Thank you New Zealand - World Blood Donor Day 14th June
Last year 110,000 New Zealanders donated over 160,000 units of blood, helping save the lives of over 42,000 ordinary Kiwi’s. For many, this great act of giving quite simply made the difference between life and death.
To celebrate World Blood Donor Day, 14th June, New Zealand Blood Service (NZBS) is reaching out to say a great big THANK YOU! to its amazing blood donors. Their commitment ensures every single one of us has access to a safe and certain blood supply.
“Donating blood is selfless act which has the potential to save the life of a total stranger. On World Blood Donor Day, on behalf of New Zealand, we want to say ‘thank you blood donors’ and acknowledge how their generosity touches so many lives” says Asuka Burge, National Manager Marketing and Communications for NZBS.
NZBS asked blood recipients from around the country tell their story of survival. Here are a couple of their stories:
Manawanui (Mana) Parata had been feeling unwell for some time prior to his visit to the doctor in late August 2012. He was diagnosed with the flu, but hours later he was rushed back to the hospital with a high fever, unexplained numbness and the inability to move.
Mana was diagnosed with the rare condition, Guillain-Barré Syndrome, which affects the peripheral nervous system and is usually triggered by an infection. The disease attacks the immune system and soon after diagnosis, Mana was administered Intragram®P, a concentrated source of antibodies made from plasma donated by New Zealand donors. After the second treatment of Intragram®P, Mana’s condition began to improve, and by October, he was well enough to be transferred out of the intensive care unit to start his recuperation.
“It’s made me appreciate the important things in life – family, friends, work, and kapa haka. I count my lucky stars that someone I’ve never met took the time to donate their blood and saved my life."
Alisha’s journey with NZBS began at 16 years old during her schooling at Waitakere College, where she made her first blood donation. At the age of 27 and after the birth of her first child, Alisha suffered a life-threatening postpartum hemorrhage, which found her on the receiving end of a blood donation.
The morning after her son was born Alisha began fainting, and was administered three units of life-saving blood.
“I’m alive today because of my generous donors. I’ll never know who they are, but my family and I could never thank them enough.”
After years of being a whole blood donor, Alisha recently made the switch from whole blood to plasma donation to help meet growing demands for this life-saving blood component. As doctors find more ways to use plasma to save and improve lives, the need for plasma is increasing at a rate of over 13 per cent every year.
A new phone app for donors.
To mark this World Blood Donor Day, New Zealand Blood Service (NZBS) is launching a new app for iPhone and Android, putting the power to save lives in the palm of the users’ hand. It has never been easier to find a time and place to make a blood donation.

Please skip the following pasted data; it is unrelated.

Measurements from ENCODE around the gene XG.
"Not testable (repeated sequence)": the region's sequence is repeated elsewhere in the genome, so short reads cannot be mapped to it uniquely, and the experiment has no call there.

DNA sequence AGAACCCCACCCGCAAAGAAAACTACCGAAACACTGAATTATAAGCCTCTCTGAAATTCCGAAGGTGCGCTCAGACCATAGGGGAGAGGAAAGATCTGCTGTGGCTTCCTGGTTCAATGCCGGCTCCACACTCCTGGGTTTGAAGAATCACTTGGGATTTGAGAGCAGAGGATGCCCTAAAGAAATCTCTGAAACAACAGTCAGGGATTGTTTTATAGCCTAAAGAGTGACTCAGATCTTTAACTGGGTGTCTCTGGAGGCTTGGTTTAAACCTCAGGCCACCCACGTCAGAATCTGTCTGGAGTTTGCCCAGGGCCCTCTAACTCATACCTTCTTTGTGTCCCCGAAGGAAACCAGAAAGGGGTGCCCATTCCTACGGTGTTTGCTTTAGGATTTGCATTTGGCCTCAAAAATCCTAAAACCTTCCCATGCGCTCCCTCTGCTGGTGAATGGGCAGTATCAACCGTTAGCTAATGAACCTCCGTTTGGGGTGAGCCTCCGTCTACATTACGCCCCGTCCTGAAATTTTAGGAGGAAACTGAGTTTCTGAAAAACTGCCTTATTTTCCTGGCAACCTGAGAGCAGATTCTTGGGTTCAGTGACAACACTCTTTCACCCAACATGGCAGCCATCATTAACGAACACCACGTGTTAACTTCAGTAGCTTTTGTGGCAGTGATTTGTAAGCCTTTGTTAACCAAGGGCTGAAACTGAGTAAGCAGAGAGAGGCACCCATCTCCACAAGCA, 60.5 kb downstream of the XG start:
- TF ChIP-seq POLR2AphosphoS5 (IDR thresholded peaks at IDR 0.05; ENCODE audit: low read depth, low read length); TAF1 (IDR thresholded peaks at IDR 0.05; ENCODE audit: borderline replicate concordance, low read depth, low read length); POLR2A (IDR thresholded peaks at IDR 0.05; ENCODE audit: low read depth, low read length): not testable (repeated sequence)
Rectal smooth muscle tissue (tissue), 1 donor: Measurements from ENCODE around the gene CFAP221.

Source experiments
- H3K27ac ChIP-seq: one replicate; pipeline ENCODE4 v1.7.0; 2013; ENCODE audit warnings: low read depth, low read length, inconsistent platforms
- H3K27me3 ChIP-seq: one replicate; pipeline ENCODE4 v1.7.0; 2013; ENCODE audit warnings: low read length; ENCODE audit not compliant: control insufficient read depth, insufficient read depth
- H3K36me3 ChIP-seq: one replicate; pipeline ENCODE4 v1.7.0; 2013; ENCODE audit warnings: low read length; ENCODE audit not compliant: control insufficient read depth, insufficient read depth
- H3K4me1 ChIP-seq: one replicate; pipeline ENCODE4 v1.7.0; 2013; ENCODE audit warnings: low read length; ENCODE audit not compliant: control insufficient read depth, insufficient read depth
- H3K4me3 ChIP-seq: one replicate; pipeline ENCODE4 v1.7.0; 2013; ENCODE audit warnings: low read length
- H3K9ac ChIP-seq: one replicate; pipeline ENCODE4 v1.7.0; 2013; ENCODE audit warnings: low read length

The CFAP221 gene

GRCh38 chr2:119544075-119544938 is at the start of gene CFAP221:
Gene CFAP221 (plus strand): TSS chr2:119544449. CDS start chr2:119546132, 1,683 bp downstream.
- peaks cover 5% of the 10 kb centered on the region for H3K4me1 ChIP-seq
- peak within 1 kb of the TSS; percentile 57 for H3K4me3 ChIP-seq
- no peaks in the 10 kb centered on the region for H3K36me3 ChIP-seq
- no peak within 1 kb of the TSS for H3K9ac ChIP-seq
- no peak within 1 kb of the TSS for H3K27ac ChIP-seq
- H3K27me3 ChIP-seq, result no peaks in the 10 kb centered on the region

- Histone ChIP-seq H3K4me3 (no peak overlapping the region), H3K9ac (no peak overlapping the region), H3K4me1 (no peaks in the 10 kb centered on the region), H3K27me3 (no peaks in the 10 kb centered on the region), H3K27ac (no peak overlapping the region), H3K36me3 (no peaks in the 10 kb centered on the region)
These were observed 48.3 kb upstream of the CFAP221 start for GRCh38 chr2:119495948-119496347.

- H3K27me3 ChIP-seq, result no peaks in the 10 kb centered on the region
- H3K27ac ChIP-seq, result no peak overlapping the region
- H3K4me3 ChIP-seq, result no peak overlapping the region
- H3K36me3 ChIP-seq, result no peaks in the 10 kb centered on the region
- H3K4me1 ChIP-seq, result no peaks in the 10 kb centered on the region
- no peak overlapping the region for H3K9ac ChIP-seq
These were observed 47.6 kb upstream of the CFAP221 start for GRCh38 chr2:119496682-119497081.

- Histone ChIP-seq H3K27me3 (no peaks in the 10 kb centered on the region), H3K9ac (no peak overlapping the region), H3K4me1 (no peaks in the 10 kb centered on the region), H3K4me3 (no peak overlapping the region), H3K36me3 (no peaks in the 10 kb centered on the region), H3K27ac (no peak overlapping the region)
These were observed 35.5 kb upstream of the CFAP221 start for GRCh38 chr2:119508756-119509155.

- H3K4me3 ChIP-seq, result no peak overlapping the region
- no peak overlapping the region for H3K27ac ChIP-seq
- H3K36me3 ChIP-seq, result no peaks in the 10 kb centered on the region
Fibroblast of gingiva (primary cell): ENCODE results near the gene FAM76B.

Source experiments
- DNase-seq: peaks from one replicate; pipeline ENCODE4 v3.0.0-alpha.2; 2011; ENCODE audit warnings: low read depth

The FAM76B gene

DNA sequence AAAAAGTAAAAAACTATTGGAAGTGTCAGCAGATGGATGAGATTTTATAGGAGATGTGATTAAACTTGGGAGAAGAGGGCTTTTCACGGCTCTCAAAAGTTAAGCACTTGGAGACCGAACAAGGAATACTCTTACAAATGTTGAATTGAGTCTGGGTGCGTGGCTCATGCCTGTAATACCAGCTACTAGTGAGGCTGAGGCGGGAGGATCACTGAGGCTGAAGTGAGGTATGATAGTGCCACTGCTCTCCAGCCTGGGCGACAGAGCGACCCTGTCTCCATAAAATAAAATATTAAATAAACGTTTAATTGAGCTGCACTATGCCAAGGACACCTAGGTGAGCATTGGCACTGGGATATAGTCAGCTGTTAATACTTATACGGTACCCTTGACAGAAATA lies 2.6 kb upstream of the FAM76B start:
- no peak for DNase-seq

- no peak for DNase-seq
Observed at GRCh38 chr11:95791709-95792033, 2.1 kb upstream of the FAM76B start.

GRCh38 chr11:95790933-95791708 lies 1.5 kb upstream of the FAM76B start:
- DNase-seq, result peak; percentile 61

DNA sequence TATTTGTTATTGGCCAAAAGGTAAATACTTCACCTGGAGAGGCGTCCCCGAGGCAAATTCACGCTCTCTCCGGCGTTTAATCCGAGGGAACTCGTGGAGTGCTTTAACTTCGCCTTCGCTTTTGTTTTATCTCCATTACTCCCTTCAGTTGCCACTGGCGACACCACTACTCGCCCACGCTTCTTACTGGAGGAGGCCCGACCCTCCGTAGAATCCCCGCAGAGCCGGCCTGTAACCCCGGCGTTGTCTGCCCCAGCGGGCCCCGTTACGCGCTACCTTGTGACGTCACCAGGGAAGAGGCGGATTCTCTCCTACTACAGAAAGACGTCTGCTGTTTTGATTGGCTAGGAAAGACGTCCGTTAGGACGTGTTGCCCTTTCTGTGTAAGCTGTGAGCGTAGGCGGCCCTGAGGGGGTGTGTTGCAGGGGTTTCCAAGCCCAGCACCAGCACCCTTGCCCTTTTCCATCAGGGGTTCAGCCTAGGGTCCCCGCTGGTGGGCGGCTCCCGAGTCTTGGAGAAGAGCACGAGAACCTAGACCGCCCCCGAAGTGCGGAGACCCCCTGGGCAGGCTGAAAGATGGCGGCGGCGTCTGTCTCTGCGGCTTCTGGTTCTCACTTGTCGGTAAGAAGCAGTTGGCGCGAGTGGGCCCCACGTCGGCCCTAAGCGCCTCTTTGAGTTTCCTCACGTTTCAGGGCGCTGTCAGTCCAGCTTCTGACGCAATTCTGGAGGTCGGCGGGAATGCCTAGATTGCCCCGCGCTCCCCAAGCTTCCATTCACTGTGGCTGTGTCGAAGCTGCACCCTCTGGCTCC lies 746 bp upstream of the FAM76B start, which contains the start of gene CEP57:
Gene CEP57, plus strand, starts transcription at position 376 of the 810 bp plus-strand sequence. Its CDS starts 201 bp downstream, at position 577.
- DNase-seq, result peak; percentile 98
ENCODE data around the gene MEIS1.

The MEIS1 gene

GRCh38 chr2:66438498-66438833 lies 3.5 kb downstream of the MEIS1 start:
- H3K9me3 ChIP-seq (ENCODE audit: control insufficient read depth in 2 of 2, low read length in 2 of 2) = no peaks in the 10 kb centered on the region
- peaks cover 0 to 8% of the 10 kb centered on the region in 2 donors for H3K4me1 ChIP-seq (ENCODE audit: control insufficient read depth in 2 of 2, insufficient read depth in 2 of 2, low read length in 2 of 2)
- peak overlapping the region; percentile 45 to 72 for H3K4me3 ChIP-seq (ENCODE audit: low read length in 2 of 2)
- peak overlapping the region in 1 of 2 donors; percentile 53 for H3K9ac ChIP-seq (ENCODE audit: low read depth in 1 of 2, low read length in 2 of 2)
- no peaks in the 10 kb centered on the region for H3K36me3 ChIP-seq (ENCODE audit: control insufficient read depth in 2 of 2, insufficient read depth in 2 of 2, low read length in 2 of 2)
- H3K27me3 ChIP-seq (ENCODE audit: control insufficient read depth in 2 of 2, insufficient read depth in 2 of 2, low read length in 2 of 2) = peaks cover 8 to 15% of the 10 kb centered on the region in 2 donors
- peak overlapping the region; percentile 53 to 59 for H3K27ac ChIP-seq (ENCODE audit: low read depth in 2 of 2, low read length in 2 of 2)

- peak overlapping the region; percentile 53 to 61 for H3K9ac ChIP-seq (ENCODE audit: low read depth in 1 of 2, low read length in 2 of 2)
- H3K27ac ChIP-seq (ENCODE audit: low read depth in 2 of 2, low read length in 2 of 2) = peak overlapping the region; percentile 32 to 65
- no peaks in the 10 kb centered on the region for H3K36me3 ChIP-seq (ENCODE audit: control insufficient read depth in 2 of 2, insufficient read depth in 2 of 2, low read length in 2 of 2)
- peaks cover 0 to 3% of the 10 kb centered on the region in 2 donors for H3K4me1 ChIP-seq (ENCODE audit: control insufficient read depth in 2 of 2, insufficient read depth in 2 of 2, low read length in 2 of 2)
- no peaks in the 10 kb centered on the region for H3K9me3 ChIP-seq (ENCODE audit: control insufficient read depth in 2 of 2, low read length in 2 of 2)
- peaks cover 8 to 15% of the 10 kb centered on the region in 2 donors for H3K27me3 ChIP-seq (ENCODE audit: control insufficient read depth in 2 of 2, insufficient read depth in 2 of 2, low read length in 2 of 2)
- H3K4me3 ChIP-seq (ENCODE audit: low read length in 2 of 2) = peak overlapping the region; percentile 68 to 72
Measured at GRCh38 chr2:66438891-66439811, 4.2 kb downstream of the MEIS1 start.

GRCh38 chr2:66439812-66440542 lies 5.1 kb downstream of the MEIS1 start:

“Over 50% of blood donations are made through mobile blood drives across the country. Staying connected with all our donors, not just those that visit a donor centre is vitally important to NZBS. The app was developed in an intuitive way that will enable us to stay connected with all of our donors, creating regular touchpoints that we hope will act as a call to action to continue donating and encourage others to do so as well,” says Asuka Burge, New Zealand Blood Service National Manager Marketing and Communications.
As well as being able to book appointments, access maps of all the blood drives across the country and share across personal social media platforms, whole blood donors that download the app will also receive a special notification when their blood has been used to help save a fellow kiwi’s life.
“When developing the app it was very important for us to include features that would help ensure our donors continued to feel valued and to remind them what a wonderful gift they are giving. Donors could be at home, on the bus to work or just supermarket shopping and they will receive a ‘thank you’. We hope it goes some way to remind our donors what a wonderful difference they are making to someone else’s life,” continues Ms. Burge.
New Zealand Blood Service app key tools:
Through the locations view, donors will be able to view all donor centres and mobile blood drives in the country, plotted on a map. Once a location has been selected, the donor will be able to choose their preferred date and time before confirming the appointment. The app will also allow donors to book multiple future appointments, and receive reminders for their upcoming appointments. Donors can also receive helpful notifications to let them know when their local mobile blood drive has been confirmed in their area.
Digital Donor ID Card:
Instead of carrying a physical Donor ID Card, donors arriving at an appointment can simply present their Donor ID in the app.
Donors will be able to see their blood type, access their donation history and view their upcoming appointments via the app. Days until they are eligible to donate again will also be shown to provide a handy reminder when they can donate again.
Blood use notification:
Free app for download:
The NZ Blood Service Donor App will be available for free to download for iPhone on the App Store, and for Android devices on the Google Play store. The app is available for new and current whole blood donors, and current plasma donors. Platelet donors will still need to contact the donor centres to book their appointments
To find out more about the app click here.